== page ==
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Subject: Re: [boost] Cxx dual library
From: Vicente J. Botet Escriba (vicente.botet_at_[hidden])
Date: 2016-06-06 17:32:22

Le 06/06/2016 à 12:59, Edward Diener a écrit :
> On 6/6/2016 4:52 AM, Rob Stewart wrote:
>> On June 5, 2016 8:30:50 PM EDT, Edward Diener
>> <eldiener_at_[hidden]> wrote:
>>> On 6/5/2016 5:55 PM, Rob Stewart wrote:
>>>>> It does involve more work and macros are still being used, although
>>> not
>>>>> to name the namespace. I honestly think that CXXD's solution is
>>> cleaner
>>>>> and more flexible. Lifting constructs which are normally accessed
>>>>> through one namespace to another namespace in that way seems to me a
>>>>> kludge. I am not sure of all the ramifications of doing this but I
>>>>> would
>>>>> be wary of doing such a thing myself.
>> Vicente's approach, of I have it right, is pretty simple:
>> namespace boost {
>> namespace something {
>> using std::thread;
>> // or (conditionally selected)
>> using boost::thread;
>> } }
>> With that, boost::something::thread is the name to use in the user's
>> code.
>> The selection of what to import into the new namespace is managed by
>> the preprocessor, so it can be overridden, too.
>>> My thought is generally that CXXD represents the easiest approach and
>>> that importing either side of a dual library's namespace into another
>>> common namespace, no matter how it is controlled, does not represent
>>> anything better than what CXXD has to offer.
>> Allowing the user to just refer to boost::something::thread, rather
>> than CXXD_THREAD::thread is less jarring to read, if nothing else. I
>> don't think it offers much beyond that, though Vicente may have more
>> information.
>>> Furthermore, although I haven't had the time or knowledge to work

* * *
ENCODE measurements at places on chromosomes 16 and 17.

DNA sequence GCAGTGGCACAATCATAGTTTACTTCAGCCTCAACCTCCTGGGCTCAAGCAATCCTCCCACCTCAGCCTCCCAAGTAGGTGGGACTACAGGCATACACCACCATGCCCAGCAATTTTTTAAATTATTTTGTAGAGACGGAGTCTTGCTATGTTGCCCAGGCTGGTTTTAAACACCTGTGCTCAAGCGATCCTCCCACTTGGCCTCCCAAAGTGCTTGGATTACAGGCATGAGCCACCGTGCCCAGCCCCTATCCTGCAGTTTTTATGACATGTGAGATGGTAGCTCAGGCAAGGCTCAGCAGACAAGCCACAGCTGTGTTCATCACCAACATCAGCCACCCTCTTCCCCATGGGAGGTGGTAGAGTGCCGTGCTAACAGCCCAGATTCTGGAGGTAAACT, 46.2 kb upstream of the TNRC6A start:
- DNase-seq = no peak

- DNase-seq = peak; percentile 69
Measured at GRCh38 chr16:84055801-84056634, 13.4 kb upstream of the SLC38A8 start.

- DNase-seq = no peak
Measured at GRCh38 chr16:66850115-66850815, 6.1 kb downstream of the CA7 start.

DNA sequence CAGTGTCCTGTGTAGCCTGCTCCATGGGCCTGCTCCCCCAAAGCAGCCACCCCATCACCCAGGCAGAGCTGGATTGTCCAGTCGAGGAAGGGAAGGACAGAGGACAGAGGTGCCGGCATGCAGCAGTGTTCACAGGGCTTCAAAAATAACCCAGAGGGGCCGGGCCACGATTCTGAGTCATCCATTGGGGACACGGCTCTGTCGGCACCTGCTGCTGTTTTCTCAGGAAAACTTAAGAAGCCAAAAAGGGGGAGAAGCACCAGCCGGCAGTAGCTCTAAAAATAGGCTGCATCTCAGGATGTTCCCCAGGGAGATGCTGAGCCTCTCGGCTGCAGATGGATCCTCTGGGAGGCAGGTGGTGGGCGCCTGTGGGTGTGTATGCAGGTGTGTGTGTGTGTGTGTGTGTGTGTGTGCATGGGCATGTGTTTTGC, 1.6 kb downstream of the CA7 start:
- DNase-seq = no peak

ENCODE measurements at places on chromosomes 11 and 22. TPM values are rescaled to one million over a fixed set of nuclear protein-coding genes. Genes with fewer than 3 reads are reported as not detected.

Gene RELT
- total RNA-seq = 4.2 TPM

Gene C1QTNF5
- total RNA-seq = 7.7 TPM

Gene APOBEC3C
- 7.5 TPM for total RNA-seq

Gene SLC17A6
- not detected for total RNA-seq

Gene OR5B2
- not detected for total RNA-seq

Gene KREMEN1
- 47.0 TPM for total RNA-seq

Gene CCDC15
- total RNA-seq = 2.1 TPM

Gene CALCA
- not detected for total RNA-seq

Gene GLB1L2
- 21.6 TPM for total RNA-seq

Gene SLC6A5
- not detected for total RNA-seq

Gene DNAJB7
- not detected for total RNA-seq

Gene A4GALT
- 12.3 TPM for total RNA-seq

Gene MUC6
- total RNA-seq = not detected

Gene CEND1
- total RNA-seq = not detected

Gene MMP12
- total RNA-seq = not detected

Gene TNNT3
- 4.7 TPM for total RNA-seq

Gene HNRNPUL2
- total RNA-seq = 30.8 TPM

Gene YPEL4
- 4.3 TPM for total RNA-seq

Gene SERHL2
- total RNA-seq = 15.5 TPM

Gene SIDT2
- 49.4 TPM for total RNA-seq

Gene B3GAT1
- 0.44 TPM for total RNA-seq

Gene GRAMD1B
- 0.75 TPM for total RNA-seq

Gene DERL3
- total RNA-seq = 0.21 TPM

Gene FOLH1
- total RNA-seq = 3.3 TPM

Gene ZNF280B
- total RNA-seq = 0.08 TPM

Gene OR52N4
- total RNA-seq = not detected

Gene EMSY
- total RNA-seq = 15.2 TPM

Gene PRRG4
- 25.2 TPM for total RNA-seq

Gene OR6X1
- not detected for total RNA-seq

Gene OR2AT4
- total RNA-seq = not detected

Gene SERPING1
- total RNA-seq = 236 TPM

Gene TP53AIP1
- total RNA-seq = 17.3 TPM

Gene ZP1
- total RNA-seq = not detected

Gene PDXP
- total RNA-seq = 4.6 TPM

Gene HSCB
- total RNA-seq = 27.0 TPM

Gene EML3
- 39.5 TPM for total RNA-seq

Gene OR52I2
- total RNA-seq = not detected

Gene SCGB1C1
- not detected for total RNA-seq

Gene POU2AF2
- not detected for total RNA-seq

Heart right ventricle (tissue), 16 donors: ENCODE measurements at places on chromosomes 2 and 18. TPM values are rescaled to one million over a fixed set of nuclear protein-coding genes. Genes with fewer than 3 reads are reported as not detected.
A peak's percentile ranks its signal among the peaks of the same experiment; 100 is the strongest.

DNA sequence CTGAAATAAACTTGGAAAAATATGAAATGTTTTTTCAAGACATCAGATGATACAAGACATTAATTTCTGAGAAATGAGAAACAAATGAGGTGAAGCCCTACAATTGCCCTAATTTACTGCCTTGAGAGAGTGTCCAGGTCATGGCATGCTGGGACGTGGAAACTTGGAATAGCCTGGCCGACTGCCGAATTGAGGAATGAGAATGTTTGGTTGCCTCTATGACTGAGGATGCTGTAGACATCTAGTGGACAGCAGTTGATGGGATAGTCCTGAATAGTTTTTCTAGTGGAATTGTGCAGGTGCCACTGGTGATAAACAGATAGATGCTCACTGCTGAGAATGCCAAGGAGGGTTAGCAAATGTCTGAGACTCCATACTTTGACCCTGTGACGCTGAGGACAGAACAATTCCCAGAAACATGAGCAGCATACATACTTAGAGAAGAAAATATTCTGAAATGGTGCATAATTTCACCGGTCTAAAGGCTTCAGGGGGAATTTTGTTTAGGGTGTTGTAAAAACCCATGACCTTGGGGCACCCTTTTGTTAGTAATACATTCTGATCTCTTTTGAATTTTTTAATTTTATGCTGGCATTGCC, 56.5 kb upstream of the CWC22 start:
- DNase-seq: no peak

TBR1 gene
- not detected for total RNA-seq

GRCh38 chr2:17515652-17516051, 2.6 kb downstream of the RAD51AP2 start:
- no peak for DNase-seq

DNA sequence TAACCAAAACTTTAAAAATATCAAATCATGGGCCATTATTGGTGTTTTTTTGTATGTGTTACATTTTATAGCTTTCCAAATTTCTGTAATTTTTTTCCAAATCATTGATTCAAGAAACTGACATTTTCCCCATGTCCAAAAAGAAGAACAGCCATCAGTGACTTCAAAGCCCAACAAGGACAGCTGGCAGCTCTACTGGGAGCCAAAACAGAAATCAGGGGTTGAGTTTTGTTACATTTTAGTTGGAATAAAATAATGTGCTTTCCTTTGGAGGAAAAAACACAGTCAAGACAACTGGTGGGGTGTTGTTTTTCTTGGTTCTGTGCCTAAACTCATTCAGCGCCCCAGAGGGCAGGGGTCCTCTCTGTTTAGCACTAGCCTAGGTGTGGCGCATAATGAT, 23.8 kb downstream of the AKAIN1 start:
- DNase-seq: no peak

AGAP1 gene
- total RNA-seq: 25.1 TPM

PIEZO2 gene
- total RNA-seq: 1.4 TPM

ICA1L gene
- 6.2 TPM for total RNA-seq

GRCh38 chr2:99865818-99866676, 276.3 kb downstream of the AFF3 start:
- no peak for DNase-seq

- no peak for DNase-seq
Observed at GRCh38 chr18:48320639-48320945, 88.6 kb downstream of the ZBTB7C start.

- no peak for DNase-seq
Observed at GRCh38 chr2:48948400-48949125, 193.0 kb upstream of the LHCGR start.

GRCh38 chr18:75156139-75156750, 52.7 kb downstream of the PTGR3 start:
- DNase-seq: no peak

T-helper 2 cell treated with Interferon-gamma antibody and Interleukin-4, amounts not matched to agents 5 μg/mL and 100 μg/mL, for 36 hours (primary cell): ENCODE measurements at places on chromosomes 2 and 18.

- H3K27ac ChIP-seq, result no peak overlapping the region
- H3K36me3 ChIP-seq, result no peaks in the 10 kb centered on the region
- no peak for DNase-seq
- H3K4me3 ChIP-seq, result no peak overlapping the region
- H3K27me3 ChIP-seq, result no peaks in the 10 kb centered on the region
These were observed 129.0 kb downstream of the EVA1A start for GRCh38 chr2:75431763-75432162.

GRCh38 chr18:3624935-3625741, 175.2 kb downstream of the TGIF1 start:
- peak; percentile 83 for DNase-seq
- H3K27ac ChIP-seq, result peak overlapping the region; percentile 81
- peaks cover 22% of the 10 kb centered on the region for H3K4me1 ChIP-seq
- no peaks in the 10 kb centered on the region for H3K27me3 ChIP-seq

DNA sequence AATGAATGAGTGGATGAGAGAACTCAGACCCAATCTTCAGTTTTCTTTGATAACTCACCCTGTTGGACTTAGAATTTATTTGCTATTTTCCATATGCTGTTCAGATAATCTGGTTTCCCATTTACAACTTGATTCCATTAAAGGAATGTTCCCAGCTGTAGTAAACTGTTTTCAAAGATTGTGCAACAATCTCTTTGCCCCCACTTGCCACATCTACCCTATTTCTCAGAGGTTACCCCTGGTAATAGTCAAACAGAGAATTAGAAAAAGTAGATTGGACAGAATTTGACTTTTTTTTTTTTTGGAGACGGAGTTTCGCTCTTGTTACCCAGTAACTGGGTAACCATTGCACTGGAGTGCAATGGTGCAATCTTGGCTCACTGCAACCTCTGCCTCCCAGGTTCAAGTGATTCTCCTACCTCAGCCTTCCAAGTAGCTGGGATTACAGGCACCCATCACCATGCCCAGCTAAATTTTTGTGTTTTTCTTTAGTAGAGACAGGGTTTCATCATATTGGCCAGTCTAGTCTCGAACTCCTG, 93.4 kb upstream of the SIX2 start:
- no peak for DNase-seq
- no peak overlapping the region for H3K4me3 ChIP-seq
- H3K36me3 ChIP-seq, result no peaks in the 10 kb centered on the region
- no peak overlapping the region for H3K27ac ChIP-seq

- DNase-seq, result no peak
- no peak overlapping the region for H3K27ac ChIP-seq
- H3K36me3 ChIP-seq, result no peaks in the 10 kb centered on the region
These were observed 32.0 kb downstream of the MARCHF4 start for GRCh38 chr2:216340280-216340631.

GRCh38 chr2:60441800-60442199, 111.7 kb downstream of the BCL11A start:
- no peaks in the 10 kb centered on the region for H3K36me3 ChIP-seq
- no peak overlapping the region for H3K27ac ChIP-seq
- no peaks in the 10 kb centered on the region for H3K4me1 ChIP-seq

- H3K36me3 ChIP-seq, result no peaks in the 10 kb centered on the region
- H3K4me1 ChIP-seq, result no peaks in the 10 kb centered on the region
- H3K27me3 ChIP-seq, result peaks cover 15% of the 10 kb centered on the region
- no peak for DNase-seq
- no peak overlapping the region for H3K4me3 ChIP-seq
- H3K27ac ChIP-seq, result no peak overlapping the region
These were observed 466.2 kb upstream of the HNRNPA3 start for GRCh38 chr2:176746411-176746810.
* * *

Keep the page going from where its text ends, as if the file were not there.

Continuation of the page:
>>> through all possible situations I believe that Vicente's approach could
>>> have problems involving customization points for a library, ADL, and/or
>>> template specializations.
>> I don't think that's a problem for the library code itself and, since
>> users are not generally permitted to open the std namespace, I don't
>> think it would be a problem otherwise. Still, Vicente is best able to
>> answer.
>>> Of course I could be
>>> wrong about this and everything just "works" despite the different
>>> namespace in which all those constructs are now operating. But why deal
>>> with those possible problems in the first place.
>> If those are not problems, then there's nothing, real or imagined, to
>> deal with.
>>> In CXXD the namespace stays the same and I think this is much safer.
>>> The
>>> fact that a simple object-like macro refers to the correct namespace at
>>> all times bothers me not at all simply because it is a macro.
>> If the alternative works correctly, without exposing a macro to
>> users, I suspect you'll have a much easier time with a review, and
>> the burden on you doesn't seem much (any?) heavier.
> We will have to agree to disagree.

I can not say yet if your approach is better or not. In order to say if
it is better it should be compared and then we need the list of
advantages and and liabilities of each approach.

I have given some limitation of the CXXD approach:
* The fact that the name space is a macro is not the worst one for me
and I can live with it if there is some additional advantage fro the user,
* Template specialization needs an additional macro in general (e.g. for
Boost.Fusion). You have not fall in this case yet as maybe all the Boost
libraries were in the boost namespace.
* CXXD is unable to rename (e.g. enable_if versus enable_if_c). Well not
exactly, but it needs to apply that is something equivalent to CSBL.
* Documenting what the library exactly provides is almost impossible. It
is up to the user to know exactly what is common between the dual libraries.

Importing approach should have also a lot of drawbacks and a tier person
is often more critical to see them.
* Possibly more maintenance, as you suggested.
* Template specialization needs ALWAYS an additional macro in general.
* Complexity: some possible issues that need to be confirmed.
* Even if documentation could be more explicit it will be also difficult
to say exactly what is the exact semantics of the proposed interface.
Reducing the interface only to whatever match the standard would
simplify the documentation.

I'm not sure I'm completely impartial.

I'm almost sure that your approach would have a better added value /
cost ratio.

But people will be asking for more :(
We can always say, no, this is out of the scope of the library.


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